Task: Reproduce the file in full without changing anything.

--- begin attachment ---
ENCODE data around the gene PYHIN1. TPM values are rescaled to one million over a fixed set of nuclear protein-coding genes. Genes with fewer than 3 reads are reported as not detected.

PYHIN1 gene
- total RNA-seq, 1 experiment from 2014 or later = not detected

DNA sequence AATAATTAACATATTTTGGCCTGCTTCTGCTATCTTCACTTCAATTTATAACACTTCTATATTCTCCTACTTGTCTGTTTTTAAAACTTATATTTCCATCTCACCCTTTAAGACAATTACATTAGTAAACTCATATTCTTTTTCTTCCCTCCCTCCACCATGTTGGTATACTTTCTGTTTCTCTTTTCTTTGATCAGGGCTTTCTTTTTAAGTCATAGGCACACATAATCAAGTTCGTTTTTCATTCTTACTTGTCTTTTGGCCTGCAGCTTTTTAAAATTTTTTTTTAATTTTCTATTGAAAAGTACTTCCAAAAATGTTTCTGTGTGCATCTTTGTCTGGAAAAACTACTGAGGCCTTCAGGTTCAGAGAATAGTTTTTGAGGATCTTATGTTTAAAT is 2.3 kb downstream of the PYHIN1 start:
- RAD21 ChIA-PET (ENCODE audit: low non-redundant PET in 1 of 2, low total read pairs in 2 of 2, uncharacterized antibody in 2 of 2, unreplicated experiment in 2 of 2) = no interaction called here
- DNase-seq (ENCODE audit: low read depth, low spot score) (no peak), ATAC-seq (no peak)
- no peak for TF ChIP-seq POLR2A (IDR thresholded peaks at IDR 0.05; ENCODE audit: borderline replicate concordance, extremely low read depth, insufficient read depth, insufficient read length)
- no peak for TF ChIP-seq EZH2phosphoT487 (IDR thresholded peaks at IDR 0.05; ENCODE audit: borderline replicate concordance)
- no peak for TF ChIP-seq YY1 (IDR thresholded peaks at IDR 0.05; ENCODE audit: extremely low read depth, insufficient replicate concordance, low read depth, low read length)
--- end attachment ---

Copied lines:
ENCODE data around the gene PYHIN1. TPM values are rescaled to one million over a fixed set of nuclear protein-coding genes. Genes with fewer than 3 reads are reported as not detected.

PYHIN1 gene
- total RNA-seq, 1 experiment from 2014 or later = not detected

DNA sequence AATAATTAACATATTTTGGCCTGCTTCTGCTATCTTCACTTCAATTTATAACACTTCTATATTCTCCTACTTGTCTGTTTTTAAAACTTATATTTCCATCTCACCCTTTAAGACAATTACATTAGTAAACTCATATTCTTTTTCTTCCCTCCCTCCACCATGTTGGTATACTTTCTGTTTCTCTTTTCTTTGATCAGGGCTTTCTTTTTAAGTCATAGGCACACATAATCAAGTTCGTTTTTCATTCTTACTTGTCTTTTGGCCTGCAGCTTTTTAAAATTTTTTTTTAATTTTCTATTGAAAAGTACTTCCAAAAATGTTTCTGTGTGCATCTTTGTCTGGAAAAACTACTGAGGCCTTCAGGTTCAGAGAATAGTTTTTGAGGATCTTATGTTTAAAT is 2.3 kb downstream of the PYHIN1 start:
- RAD21 ChIA-PET (ENCODE audit: low non-redundant PET in 1 of 2, low total read pairs in 2 of 2, uncharacterized antibody in 2 of 2, unreplicated experiment in 2 of 2) = no interaction called here
- DNase-seq (ENCODE audit: low read depth, low spot score) (no peak), ATAC-seq (no peak)
- no peak for TF ChIP-seq POLR2A (IDR thresholded peaks at IDR 0.05; ENCODE audit: borderline replicate concordance, extremely low read depth, insufficient read depth, insufficient read length)
- no peak for TF ChIP-seq EZH2phosphoT487 (IDR thresholded peaks at IDR 0.05; ENCODE audit: borderline replicate concordance)
- no peak for TF ChIP-seq YY1 (IDR thresholded peaks at IDR 0.05; ENCODE audit: extremely low read depth, insufficient replicate concordance, low read depth, low read length)